In my experience the level of coupling between your components depends on your design, writing require calls won’t make your design better or worse, it is your head that keeps the design clean as time evolves.
But that approach might not be for everyone, if you prefer to write your code using that system that is totally fine, just do it.
That is why Zeitwerk is designed in a way that allows each gem and application to have their own independent loader. In addition to saving authors from writing requires within the gem, clients don’t need to write them either. Well, except for the require of the main gem file, which is issued by Bundler normally.
Gems not using Zeitwerk need requires as usual.
Hey Chris, maybe some hacky one, but I have not tried. ActiveSupport::Dependencies is in charge of this and you’d need Zeitwerk to take over.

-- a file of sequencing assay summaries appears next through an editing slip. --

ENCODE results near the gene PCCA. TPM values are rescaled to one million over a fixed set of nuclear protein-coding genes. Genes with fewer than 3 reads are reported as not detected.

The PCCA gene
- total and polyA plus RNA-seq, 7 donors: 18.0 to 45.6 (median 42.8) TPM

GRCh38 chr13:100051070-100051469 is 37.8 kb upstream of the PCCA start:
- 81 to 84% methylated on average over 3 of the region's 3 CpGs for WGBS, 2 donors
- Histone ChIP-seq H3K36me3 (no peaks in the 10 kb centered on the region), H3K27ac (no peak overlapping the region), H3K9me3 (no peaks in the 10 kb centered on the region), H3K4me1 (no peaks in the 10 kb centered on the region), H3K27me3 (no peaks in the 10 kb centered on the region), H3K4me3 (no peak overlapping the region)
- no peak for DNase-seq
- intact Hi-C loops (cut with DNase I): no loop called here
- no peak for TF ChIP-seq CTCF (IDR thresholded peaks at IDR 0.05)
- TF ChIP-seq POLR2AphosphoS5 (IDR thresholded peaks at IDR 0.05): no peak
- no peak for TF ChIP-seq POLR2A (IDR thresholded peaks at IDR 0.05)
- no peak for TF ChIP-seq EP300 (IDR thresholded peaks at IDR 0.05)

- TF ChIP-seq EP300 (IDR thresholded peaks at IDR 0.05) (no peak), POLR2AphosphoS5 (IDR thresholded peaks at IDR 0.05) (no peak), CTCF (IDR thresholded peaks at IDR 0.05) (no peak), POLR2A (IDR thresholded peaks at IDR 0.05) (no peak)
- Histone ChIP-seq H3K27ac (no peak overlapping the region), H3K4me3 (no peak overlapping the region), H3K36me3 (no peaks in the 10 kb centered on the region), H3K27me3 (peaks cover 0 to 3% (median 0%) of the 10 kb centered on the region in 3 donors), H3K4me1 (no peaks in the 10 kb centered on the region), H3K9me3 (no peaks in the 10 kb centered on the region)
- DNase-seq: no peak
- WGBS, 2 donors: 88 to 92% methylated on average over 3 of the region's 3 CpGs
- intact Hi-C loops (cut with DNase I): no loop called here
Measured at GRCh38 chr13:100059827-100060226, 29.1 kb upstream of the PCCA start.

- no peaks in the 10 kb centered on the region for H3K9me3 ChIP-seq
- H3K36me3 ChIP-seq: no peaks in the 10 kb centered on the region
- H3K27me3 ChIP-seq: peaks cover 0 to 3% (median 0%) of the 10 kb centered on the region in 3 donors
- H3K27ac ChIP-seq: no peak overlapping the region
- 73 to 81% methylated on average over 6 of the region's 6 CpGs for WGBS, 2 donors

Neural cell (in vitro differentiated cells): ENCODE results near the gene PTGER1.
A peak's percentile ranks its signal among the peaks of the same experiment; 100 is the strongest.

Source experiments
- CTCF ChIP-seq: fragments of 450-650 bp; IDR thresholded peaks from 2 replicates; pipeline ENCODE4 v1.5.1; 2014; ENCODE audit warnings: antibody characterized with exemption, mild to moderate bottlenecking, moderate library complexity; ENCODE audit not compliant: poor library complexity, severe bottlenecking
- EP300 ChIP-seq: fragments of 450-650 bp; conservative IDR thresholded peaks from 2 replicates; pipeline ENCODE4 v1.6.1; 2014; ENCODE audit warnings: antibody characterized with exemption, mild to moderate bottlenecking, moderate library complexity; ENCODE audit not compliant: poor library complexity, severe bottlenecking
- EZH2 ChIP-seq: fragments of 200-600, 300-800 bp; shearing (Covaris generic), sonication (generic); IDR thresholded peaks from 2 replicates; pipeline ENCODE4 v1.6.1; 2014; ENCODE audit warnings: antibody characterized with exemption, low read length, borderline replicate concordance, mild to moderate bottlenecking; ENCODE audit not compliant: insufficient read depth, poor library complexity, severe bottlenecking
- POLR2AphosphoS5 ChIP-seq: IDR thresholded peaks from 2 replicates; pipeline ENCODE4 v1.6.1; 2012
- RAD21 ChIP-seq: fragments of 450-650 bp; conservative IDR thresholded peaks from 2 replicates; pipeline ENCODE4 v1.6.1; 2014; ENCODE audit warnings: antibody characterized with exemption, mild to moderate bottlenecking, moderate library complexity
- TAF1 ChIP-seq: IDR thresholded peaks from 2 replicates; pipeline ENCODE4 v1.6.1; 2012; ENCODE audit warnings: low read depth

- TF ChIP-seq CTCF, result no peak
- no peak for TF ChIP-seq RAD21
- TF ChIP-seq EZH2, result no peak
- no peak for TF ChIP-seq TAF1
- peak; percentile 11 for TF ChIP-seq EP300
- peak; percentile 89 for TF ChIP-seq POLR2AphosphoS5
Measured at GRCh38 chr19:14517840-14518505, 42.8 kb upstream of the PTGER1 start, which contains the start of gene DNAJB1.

The plan is to have it integrated in the second beta if it makes the cut.
The main benefit is adherence to Ruby semantics, which eliminates some issues in the current Rails autoloader.
Since autoloading is builtin into Rails, this gem is not just a drag & drop, for existing projects some monkey patching would be needed probably.
Hey Alex! Long time!
I wouldn’t say it is superior, but let me explain a bit in any case.
At first glance, some differences that I see in features that seem to be common to both gems are that require_all seems to be greedy traversing the tree structure, whereas Zeitwerk is lazy, it does not descend…
To me, the distinction between compilers and interpreters is a bit blurred.
For example, Ruby, Perl, or Python have compilers, they generate bytecode that gets executed by a virtual machine. Perl semantics explicitly have language constructs that happen at compile time vs runtime.